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Flashcards in After Midterm 1 Deck (28):
1

In Plato's Phaedo, why not resent death?

-Cebe’s objection: If suicide is bad so is death
-Socrates’ hope for good after life
-Philosophers practice for death
-Death is separation of soul from body
-Body and its pleasures distract: hinder knowledge
-The Just itself, etc., known by intellect alone
-So death frees one for true knowledge
-Most are courageous out of fear, etc.

2

Stage 1: Common Notions in Plato's Phaedo

• Cebe’s objection
• Reciprocal Process (70c-72e)
• Recollection: Reminiscence (72e-77)
• Unchanging, Non composite, Invisible (77-84d)

3

Stage 2: Critical Notions in Plato's Phaedo

• Simmias’ Objection (85b-86e)
• Cebes Objection (87-88d)
• Method (89-91c)

4

Stage 3: Responses in Plato's Phaedo

• Responses to Simmias (91e-95)
-Inconsistency (91e-95)
-Disanalogy (93-94b)
-Responsibility (94b-95)

5

What are the Forms? (Plato's Theory of the Forms)

• The Forms are real things that exist in an ultimate reality, the “Realm of Being”.
• Distinguish this from a “Realm of Becoming”, our world, where everything is on its way to becoming something else,
• A usual example of a Form is a concept (a genus), like greenness, which exists as a thing in ultimate reality.

6

What things have Forms (Plato's Phaedo)

• Almost anything can have a Form
• Examples:
-Equality
-Yellowness
-Justice
-Beauty
-Evenness
Plato claims: “… all those things to which we can attach the word ‘itself’ ”

7

How are Forms related to things (Phaedo)

• Sometimes Plato speaks of things participating in, or sharing in, the Forms
• Other times Plato speaks of things imitating the Forms.

8

What is the status of the Forms? (Plato's Phaedo)

• They exist
• They are separate from the sensible realm. So we cannot see, touch, etc. them.

9

What are the Form's Characteristics? (Plato's Phaedo)

• Eternal
• Unchanging
• Intelligible
• True Causes (Reasons for things)
• Standards for things
• Perfect

10

Why do definitions of general terms suggest something in common

Standards are needed eg. Equality

Ordinary things change, but the concepts don’t.

Some truths are timeless.

11

Who is Aristotle

Aristotle was one of Plato’s greatest student, then becomes Plato’s greatest critic.

12

Nicomachean Ethics, Book 1

• The good is that at which all things aim (a telos or “end). [1.1]
• Some ends are activities some are products of activities
• Is there some end (goal) of all the things we do? [1.2]
-If so, it would be desired for its own sake.
-The science of such a good seems to be politics.

13

The nature of ethics (Nicomachean Ethics)

• Ethics is not a precise science: It deals with things that are “for the most part” true. [1.3]
• The young are not the right audience for lectures on political science.
-They’re not experienced enough.
-They tend to follow their passions.

14

Happiness: what is it? (Nicomachean Ethics)

• General opinion: happiness is living well and faring (doing) well. [1.4]
-Consists in pleasure, wealth, or honour.
-Aristotle infers this from the way people live [1.5].
• Plato’s view: There is a Good apart from the goods of life.

15

What is Aristotle's Way (Nicomachean Ethics)

• We must begin with things evident to us. [1.4]
• Consequently, one who studies politics or ethics must have good habits.

16

Three types of life

•1) The life of enjoyment
-end=pleasure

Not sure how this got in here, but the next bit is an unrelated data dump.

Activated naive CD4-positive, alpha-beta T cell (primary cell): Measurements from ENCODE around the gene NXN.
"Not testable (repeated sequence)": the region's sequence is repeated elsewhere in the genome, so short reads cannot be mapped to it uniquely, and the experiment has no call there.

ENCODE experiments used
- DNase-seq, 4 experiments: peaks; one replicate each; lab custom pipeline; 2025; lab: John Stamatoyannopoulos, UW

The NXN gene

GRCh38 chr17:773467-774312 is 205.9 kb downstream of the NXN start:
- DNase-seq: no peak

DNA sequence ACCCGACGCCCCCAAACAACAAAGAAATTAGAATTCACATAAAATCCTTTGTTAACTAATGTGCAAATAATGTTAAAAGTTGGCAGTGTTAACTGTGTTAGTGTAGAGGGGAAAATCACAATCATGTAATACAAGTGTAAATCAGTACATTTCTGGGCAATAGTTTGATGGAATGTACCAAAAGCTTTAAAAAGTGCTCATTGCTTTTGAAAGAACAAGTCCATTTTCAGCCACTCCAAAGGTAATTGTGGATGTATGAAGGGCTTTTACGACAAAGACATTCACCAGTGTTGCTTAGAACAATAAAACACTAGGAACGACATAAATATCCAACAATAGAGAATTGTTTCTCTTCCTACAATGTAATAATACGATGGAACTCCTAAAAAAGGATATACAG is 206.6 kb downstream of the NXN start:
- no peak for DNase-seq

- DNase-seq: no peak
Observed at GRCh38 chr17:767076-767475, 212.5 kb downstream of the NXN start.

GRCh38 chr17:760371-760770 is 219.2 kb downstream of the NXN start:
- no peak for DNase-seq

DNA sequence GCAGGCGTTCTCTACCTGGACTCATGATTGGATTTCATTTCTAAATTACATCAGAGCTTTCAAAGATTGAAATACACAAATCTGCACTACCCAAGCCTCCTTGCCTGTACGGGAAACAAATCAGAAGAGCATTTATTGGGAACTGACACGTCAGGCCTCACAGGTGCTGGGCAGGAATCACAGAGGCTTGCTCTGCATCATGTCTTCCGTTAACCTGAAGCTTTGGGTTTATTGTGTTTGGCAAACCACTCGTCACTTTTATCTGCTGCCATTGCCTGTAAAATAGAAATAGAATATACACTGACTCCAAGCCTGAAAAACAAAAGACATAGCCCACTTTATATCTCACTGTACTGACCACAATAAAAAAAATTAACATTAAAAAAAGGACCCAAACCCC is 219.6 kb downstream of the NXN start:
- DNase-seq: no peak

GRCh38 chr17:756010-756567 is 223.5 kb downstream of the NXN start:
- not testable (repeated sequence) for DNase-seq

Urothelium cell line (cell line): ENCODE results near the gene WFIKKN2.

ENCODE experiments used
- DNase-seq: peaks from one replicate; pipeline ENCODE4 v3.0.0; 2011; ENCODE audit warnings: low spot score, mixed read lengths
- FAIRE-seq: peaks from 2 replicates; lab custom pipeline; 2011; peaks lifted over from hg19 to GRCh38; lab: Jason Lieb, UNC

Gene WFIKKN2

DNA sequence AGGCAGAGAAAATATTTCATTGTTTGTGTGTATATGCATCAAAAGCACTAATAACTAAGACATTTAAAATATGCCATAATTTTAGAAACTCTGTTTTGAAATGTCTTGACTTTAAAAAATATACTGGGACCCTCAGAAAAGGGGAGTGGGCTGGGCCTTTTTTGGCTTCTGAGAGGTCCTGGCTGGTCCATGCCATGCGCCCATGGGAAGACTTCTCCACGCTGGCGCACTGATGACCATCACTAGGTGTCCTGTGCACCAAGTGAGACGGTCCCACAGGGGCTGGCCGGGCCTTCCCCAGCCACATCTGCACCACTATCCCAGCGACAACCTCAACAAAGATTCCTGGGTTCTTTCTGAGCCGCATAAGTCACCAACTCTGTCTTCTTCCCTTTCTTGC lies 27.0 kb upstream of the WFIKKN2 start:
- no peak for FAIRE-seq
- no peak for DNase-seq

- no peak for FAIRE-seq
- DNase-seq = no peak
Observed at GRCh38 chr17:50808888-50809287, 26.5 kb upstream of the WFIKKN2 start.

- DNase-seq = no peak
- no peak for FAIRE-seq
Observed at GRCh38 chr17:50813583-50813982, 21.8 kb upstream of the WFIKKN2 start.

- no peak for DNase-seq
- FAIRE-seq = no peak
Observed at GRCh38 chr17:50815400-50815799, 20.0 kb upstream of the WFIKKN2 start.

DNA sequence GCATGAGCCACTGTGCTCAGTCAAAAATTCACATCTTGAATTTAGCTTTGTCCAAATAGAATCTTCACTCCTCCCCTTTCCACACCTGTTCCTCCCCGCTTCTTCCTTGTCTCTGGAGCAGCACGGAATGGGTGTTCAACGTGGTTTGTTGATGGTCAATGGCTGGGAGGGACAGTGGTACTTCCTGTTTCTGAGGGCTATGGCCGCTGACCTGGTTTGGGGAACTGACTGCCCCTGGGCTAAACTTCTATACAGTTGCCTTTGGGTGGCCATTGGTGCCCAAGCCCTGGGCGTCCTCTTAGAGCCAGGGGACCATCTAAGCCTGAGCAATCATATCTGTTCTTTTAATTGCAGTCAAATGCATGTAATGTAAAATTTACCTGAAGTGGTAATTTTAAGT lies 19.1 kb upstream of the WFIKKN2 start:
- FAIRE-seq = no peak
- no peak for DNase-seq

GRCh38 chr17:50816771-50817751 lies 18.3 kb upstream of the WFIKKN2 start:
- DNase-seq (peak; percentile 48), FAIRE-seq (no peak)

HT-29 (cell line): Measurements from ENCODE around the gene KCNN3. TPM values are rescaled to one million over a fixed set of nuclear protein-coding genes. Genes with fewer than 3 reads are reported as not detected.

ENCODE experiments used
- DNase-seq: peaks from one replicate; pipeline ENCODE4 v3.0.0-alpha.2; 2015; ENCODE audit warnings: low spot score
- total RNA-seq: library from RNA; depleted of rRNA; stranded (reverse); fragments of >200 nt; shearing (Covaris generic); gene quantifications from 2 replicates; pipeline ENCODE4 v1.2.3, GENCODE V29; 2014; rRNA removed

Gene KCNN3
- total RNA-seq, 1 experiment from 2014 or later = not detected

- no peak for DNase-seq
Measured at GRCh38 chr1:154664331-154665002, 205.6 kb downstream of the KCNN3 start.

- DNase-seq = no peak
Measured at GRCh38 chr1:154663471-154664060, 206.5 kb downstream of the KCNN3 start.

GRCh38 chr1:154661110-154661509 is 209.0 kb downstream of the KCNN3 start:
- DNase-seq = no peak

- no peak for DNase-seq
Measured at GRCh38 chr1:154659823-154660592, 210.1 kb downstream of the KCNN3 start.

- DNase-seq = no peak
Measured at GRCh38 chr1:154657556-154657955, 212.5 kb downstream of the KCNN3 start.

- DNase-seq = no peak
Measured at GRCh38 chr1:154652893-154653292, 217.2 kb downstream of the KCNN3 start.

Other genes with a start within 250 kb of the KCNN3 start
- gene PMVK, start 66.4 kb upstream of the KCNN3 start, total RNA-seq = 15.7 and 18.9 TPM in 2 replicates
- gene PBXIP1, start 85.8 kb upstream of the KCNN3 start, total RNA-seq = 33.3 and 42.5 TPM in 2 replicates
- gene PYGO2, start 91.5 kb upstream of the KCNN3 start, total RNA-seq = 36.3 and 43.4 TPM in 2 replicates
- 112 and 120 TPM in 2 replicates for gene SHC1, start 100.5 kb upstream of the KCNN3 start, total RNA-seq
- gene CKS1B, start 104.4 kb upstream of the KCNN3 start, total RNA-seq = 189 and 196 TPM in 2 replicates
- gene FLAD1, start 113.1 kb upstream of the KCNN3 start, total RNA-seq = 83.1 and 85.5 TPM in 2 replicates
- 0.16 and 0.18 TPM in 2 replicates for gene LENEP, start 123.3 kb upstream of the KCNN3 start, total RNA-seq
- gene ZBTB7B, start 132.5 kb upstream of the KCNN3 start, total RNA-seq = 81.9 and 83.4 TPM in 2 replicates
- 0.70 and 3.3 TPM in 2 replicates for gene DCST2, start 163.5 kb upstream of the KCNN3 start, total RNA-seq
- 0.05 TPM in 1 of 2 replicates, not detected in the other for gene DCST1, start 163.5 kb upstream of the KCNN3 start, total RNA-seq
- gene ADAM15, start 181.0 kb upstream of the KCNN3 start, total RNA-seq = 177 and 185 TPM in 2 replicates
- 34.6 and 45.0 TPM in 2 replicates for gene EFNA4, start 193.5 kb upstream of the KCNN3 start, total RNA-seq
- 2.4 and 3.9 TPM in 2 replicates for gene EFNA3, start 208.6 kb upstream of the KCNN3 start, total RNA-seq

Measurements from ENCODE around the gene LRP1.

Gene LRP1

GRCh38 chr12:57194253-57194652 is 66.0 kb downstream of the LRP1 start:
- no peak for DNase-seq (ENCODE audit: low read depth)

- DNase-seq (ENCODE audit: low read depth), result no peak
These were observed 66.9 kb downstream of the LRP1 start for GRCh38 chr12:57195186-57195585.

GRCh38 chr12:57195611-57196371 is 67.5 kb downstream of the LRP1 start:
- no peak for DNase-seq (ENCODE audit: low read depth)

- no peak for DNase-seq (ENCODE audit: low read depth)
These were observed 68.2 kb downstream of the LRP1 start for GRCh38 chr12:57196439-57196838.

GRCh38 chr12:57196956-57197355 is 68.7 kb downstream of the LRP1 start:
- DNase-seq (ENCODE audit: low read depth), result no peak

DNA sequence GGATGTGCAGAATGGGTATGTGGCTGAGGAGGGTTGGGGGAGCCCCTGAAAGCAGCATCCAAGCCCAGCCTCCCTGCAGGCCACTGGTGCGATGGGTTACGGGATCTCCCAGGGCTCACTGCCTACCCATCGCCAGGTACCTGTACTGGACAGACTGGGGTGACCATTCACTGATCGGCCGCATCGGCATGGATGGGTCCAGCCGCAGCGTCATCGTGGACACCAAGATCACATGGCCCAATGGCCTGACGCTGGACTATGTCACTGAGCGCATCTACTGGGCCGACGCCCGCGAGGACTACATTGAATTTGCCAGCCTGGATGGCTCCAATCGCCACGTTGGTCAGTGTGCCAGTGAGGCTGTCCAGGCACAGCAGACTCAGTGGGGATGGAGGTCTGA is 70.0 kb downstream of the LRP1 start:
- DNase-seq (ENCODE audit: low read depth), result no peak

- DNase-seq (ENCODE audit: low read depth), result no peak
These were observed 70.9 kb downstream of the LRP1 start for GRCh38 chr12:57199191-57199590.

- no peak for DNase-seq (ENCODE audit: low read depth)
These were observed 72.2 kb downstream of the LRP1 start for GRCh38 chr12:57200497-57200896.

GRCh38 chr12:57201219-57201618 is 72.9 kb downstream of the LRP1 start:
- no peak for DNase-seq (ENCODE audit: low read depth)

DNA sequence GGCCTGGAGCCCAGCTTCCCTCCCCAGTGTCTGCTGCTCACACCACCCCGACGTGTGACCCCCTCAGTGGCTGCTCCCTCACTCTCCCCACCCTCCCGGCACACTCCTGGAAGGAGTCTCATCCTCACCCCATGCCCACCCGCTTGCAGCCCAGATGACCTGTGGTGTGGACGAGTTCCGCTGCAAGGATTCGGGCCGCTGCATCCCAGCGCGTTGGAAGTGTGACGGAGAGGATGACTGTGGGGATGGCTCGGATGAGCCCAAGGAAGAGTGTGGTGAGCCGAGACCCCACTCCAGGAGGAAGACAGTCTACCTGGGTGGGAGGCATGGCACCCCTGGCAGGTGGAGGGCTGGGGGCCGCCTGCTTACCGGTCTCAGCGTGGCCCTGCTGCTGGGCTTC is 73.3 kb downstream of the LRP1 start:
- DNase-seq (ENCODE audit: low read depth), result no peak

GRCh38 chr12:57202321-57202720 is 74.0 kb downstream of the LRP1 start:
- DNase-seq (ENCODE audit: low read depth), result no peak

•2) Political life
-end=honour
•3) Contemplative life
-end=?
-will consider later

17

Plato's Form of the Good (Nicomachean Ethics)

• An “uphill” task to consider because Plato was a friend.
-Friends are dear, but truth is higher than friendship.
• Notice how “good” is used in different categories:
-substance (God; “goods”)
-quality (ex, “good person”
-relation (ex, better than— comparative of “goods”)

18

Aristotle's Categories

1) Substance
2) Quantity
3) Quality
4) Relation
5) Activity
6) Passivity
7) When
8) Where
9) Position
10) Habit

19

Socrate's Categories

-70 years old
-wise
-Father of 2 boys
-Philosophies
-Condemned by the jury of Athens 399 BCE
-Athens
-Seated
-Wearing sandals

20

Critique of Form of the Good

• “Good” has many senses as “being”.
-But Good cannot be something present in all good things and yet be a single thing (“good itself”)
• Where there is one idea, there is one science
-But there are many sciences of good things.

21

Aristotle's Position (Nicomachean Ethics)

• Aristotle rejects Plato’s position:
• “The good, therefore, is not something common answering to one idea”
• The idea/Form of the Good is not attainable by man; but “we are now seeking something attainable”
• How will the weave, the carpenter, or the doctor be better at what they do by knowing the Good itself?

22

Plato's argument on good

Green=form
There are many different shades of green (Neon, olive drab, forest green, lime green).

This can be used to exemplify Plato’s argument that good has different forms (Good people, good food, etc.), they are real, but you cannot see them. They are not materialistic, but more of a spiritual being

23

Aristotle's argument on good

Eudaimonia= happiness Eu means good. Daimonia means spirit.

Aristotle does not believe that happiness is a feeling or an emotion, but rather an activity.

24

Why might books on Aristotle might not be completely accurate

Aristotle did not intend for his writings to be published. He used his notes from lectures or his students notes from lectures, which means they might not be totally accurate depending on how well the student takes notes.

25

Vegetative souls

-Take in nutrients
-Growth
-Expel wastes
-Reproduction

26

Sensitive souls

-Take in nutrients
-Growth
-Expel wastes
-Reproduction
-Plus sensation
-Locomotion

27

Rational souls

-Take in nutrients
-Growth
-Expel wastes
-Reproduction
-plus reasoning

28

Aristotle's definition of the soul

Activity of the soul in accord with virtue or the best virtue is a complete life.